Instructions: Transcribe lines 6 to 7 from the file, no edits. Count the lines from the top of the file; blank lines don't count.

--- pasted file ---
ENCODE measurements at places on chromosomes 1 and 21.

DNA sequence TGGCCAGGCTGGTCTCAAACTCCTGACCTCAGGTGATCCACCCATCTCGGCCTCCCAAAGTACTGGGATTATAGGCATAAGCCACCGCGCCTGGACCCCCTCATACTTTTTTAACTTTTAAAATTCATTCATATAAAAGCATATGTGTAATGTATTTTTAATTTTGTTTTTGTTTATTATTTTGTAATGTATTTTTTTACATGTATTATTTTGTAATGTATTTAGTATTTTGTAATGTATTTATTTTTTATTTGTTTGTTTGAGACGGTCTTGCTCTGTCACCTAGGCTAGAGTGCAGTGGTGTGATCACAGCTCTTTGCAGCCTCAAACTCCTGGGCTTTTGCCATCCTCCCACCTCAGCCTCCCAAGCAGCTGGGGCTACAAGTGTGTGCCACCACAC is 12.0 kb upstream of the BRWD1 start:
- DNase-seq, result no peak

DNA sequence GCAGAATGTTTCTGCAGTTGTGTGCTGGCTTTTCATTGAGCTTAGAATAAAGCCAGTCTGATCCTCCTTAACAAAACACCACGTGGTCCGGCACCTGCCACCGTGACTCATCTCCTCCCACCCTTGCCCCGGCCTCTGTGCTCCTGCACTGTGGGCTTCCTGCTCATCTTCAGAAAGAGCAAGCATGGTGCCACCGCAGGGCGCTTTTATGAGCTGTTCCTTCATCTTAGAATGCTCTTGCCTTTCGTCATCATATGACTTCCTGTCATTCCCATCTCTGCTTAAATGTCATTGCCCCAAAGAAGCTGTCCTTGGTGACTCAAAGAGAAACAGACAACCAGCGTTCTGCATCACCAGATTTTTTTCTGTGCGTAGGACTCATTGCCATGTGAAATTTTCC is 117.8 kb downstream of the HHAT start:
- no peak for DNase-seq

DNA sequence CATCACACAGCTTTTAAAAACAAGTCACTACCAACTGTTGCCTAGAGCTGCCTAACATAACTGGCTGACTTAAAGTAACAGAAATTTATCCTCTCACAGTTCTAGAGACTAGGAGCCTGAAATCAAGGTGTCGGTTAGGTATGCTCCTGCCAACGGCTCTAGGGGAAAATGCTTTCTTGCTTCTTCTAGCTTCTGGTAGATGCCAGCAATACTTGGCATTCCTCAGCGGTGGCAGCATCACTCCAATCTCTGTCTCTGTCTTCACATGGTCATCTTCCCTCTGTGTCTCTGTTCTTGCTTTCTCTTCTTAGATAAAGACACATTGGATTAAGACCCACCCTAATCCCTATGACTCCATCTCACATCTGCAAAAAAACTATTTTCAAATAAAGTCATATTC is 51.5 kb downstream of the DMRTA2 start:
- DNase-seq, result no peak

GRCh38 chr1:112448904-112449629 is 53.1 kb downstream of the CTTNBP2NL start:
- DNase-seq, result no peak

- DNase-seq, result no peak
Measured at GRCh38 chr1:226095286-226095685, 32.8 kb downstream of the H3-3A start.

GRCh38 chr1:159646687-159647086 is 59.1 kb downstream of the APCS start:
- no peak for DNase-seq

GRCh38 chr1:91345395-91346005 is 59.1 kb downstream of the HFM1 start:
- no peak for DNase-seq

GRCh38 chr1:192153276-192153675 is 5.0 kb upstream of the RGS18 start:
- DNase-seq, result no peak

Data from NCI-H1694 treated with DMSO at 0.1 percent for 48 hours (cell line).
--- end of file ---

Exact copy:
DNA sequence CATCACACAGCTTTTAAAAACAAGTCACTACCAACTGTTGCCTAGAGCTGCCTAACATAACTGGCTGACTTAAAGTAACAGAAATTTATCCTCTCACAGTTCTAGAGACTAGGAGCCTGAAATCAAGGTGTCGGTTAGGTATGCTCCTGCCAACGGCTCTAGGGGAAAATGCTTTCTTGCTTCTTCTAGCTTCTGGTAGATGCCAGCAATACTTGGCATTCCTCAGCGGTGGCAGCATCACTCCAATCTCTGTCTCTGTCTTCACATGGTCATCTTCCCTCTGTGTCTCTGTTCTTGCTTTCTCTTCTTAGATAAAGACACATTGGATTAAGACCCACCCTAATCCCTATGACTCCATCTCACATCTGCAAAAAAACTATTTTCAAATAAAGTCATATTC is 51.5 kb downstream of the DMRTA2 start:
- DNase-seq, result no peak